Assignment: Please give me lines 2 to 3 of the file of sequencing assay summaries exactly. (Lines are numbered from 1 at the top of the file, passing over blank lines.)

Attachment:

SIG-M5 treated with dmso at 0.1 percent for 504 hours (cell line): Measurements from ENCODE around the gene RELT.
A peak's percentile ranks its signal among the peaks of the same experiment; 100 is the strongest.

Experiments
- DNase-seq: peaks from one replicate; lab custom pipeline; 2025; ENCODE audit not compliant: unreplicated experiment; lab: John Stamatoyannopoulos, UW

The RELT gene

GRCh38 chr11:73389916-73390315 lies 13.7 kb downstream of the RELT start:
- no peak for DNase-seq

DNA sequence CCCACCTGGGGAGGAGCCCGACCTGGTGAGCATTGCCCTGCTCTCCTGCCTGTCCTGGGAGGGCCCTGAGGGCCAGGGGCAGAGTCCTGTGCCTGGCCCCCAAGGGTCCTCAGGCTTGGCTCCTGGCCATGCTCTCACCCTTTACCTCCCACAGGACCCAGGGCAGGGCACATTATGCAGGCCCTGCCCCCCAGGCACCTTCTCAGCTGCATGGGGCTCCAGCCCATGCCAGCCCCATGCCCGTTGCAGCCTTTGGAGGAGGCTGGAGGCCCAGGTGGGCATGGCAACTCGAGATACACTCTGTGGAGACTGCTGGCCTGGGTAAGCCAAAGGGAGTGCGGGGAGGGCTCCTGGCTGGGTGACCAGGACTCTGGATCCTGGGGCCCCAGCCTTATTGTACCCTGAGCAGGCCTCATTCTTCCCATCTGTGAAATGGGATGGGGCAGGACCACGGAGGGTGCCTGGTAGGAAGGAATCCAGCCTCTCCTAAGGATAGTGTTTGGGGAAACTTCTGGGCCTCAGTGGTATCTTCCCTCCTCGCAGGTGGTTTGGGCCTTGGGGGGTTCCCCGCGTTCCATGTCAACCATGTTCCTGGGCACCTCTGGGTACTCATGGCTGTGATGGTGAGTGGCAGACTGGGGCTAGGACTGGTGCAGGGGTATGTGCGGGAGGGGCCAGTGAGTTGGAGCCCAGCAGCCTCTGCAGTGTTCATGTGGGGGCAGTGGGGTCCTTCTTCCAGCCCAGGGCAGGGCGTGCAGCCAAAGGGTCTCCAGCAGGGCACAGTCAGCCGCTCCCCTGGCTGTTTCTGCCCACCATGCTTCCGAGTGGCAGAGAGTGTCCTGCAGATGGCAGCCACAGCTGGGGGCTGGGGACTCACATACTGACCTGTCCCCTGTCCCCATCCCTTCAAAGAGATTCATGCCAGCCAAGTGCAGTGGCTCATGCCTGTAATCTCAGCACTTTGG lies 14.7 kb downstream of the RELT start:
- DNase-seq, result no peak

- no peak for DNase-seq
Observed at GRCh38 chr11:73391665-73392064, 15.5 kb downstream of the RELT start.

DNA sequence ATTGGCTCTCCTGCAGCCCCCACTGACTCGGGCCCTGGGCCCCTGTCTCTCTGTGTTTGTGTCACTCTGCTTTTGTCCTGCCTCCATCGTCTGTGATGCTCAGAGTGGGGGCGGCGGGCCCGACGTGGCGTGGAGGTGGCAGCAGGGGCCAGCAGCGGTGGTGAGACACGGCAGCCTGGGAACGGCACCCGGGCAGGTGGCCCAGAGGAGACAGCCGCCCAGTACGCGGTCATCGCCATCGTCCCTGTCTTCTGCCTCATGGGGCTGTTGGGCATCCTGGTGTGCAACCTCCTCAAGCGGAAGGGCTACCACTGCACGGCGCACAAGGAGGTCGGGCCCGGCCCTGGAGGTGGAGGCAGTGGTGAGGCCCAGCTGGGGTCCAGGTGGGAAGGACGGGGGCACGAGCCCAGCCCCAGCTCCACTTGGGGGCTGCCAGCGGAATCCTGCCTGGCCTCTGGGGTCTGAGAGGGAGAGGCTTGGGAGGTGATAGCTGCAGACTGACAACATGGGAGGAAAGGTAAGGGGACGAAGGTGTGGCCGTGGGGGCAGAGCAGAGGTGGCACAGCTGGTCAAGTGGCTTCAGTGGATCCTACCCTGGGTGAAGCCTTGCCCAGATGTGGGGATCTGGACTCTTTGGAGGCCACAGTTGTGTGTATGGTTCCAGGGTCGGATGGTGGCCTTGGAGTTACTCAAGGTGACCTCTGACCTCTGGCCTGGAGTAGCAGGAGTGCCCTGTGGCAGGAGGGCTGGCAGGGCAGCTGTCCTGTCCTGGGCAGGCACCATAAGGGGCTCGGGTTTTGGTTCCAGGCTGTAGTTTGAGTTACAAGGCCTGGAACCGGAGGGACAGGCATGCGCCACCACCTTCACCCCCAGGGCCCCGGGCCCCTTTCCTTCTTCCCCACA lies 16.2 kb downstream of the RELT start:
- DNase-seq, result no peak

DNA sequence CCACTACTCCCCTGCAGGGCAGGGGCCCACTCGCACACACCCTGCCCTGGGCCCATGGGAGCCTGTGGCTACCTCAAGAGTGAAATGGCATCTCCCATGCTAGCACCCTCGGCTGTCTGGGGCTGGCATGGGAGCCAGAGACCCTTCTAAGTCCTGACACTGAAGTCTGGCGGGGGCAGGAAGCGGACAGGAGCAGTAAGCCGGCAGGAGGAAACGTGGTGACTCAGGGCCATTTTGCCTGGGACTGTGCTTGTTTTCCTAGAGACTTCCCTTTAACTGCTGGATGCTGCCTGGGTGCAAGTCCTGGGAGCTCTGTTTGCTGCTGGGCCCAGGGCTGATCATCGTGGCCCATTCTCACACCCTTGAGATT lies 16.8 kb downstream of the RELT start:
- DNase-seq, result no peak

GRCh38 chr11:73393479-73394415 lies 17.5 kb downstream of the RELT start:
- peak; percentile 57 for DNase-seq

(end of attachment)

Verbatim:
A peak's percentile ranks its signal among the peaks of the same experiment; 100 is the strongest.

Experiments